Given that with HFSNHL there is a tonotopic shift in the auditory cortex, it would be interpreted that now for the fc (cut off frequency) there would be more auditory cortex volume devoted to supporting this frequency area. Another key question now emerges. Because there is more neural substrate would auditory performance at the fc be improved? Actually, von Bekesy (von Bekesy and Wever, 1960) posed a similar question in reference to the somatosensory system many years ago – perhaps this work spawned some theories regarding the auditory system. There has been some evidence that indicated that hearing sensitivity improved at the fc but this data seems a little underwhelming but certainly probable (Thai-Van, 2010). It is important to note however, that there is some substantial data that shows auditory performance other than sensitivity is enhanced at the fc. McDermott and colleagues (1998) conducted a study on frequency discrimination that revealed difference limens (DLs) for the fc were smaller (improved) when compared to other frequencies with normal hearing sensitivity. This was a compelling study and was followed up with research by Thai-Van and colleagues (2002) showing similar findings, and also smaller DLs as a function of the steepness of the hearing loss. It should be mentioned that though these studies are indeed eye opening there needs to be additional research in this regard, not only for frequency discrimination but also for other auditory functions.

If DLs for frequency improve at fc when hearing loss is present, would DLs become worse if hearing was regained at fc — certainly a key question. Despite a fair amount of research into this question there seems to be a paucity publications on this regarding HFSNHL. Interestingly, Thai-Van and associates (2010) conducted a study involving patients with HFSNHL for which DLs for the fc were established. This group was then fit with amplification. Approximately 1 month after wearing hearing aids, DLs for the fc were again determined. The results indicated a trend towards altered DLs consistent with the hypothesis of the researchers. These findings are not with controversy but they were a critical first step towards showing possible reorganization of auditory cortex back to normal tonotopic status. This kind of investigation is sorely needed to determine if rehabilitative approaches with hearing aids and cochlear implants can reverse auditory cortex reorganization related to HFSNHL. It appears that using frequency DLs to monitor these kinds of changes could prove to be of value in monitoring tonotopic changes, but more data is needed.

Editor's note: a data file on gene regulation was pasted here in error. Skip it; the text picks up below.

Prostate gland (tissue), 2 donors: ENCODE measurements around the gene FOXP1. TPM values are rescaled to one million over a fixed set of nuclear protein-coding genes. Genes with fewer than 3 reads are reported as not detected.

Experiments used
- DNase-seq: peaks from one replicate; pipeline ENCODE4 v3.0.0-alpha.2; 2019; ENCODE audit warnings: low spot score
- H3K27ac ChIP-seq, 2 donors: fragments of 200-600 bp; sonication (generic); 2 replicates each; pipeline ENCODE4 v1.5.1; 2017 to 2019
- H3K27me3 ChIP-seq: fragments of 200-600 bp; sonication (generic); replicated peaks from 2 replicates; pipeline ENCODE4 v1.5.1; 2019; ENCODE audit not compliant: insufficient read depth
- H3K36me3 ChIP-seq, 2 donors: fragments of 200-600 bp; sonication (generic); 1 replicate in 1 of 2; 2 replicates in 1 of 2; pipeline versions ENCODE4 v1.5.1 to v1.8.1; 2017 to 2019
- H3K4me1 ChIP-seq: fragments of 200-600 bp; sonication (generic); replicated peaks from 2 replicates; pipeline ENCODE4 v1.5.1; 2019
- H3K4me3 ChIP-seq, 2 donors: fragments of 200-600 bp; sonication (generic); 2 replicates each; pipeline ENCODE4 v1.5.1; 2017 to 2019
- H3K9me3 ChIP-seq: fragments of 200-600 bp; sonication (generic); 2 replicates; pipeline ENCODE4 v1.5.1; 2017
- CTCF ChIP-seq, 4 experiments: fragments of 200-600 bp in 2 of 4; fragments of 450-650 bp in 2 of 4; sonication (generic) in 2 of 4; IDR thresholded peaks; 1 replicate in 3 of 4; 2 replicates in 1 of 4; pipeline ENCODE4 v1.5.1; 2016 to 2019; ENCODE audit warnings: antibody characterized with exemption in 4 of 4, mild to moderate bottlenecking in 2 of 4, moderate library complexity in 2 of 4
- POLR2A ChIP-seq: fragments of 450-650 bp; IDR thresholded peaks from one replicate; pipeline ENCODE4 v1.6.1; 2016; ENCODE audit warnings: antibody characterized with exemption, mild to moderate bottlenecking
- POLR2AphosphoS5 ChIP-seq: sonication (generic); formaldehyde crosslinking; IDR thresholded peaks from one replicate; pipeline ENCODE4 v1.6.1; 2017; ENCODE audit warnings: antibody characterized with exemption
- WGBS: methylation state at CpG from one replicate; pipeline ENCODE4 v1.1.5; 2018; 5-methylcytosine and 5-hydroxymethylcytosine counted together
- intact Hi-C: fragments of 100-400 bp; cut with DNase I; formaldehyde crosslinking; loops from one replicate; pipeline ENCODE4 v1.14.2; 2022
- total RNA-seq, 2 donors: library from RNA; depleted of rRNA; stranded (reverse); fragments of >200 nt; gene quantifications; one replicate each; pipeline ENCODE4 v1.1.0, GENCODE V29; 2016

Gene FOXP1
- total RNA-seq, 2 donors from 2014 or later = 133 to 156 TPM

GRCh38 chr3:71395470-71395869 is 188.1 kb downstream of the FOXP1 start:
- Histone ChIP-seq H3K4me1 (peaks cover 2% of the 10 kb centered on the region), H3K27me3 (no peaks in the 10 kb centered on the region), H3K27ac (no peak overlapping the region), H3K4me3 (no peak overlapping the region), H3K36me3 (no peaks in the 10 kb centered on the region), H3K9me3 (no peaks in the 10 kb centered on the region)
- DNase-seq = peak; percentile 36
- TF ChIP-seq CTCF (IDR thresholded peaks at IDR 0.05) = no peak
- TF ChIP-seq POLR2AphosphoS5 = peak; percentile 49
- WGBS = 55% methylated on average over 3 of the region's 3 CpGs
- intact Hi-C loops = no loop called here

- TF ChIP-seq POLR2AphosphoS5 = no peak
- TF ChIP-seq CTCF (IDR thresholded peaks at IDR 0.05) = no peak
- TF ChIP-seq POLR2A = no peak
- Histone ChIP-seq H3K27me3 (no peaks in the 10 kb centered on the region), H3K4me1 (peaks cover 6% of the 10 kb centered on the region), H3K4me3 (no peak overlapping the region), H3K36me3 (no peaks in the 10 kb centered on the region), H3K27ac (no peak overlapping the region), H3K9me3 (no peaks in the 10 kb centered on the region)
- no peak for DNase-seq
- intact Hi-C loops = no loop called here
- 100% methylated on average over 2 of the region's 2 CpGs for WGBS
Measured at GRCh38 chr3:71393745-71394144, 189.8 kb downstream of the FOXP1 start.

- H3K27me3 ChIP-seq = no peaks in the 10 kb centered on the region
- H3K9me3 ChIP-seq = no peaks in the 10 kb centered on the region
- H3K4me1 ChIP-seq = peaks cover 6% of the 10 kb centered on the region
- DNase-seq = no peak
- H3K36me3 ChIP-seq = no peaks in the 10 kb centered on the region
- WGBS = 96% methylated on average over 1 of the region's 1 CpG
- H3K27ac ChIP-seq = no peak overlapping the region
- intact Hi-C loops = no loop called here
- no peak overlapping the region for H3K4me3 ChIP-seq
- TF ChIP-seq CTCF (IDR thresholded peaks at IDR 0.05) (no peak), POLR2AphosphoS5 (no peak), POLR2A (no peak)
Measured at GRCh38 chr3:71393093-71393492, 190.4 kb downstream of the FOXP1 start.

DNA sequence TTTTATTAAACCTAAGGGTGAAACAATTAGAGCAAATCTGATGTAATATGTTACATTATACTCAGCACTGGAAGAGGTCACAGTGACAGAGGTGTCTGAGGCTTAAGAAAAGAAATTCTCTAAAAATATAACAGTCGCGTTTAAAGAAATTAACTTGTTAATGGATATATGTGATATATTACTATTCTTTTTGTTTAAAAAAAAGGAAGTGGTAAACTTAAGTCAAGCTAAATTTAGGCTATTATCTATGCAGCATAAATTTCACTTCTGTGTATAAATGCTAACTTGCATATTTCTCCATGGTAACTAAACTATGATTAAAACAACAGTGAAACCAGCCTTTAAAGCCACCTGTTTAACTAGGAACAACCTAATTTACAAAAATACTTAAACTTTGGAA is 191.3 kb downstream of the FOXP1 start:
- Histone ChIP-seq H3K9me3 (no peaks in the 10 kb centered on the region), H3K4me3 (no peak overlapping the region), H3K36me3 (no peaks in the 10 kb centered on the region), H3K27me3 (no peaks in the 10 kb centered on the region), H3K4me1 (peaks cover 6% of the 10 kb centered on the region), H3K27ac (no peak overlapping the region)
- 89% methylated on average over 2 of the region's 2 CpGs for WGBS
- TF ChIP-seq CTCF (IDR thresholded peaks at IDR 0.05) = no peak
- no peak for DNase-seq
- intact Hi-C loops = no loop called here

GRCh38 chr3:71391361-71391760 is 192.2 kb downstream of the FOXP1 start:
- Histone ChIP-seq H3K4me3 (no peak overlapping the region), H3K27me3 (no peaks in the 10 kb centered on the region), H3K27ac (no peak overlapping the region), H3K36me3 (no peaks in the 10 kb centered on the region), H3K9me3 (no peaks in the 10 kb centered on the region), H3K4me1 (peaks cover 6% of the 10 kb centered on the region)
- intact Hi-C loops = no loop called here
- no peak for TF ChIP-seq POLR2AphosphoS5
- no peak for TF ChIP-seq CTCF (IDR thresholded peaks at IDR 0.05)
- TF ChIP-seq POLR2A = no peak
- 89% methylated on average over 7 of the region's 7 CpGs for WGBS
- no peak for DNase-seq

It is also important to understand that there is a fair amount of data showing cortex reorganization in those with profound hearing loss, as well as those who have been implanted. Plasticity changes in these patients show auditory as well as extra auditory cortical changes. This topic however, is beyond the scope of this commentary but might be discussed in future pathways articles.



  1. McDermott, H. J., M. Lech, M. S. Kornblum, and D. R. F. Irvine. 1998. Loudness perception and frequency discrimination in subjects with steeply sloping hearing loss: possible correlates of neural plasticity. The Journal of the Acoustical Society of America 104, no. 4: 2314-2325
  2. Morest, D. K., and B. A. Bohne. 1983. Noise-induced degeneration in the brain and representation of inner and outer hair cells. Hearing Research 9, no. 2: 145-151.
  3. Robertson, D., and D. R. Irvine. 1989. Plasticity of frequency organization in auditory cortex of guinea pigs with partial unilateral deafness. Journal of Computational Neuroscience, 282,  3: 456-471
  4. Thai-Van, H., Veuillet, E., Norena, A., Guiraud, J., & Collet, L. (2010). Plasticity of tonotopic maps in humans: Influence of hearing loss, hearing aids and cochlear implants. Acta Oto-laryngologica, 130(3), 333–337.
  5. Thai-Van, H., Micheyl, C., Norena, A., & Collet, L. (2002). Local improvement in auditory frequency discrimination is associated with hearing-loss slope in subjects with cochlear damage. Brain: A Journal of Neurology, 125(Pt 3), 524–537.
  6. von Békésy, G., & Wever, E. G. (1960). Experiments in hearing. New York: McGraw-Hill.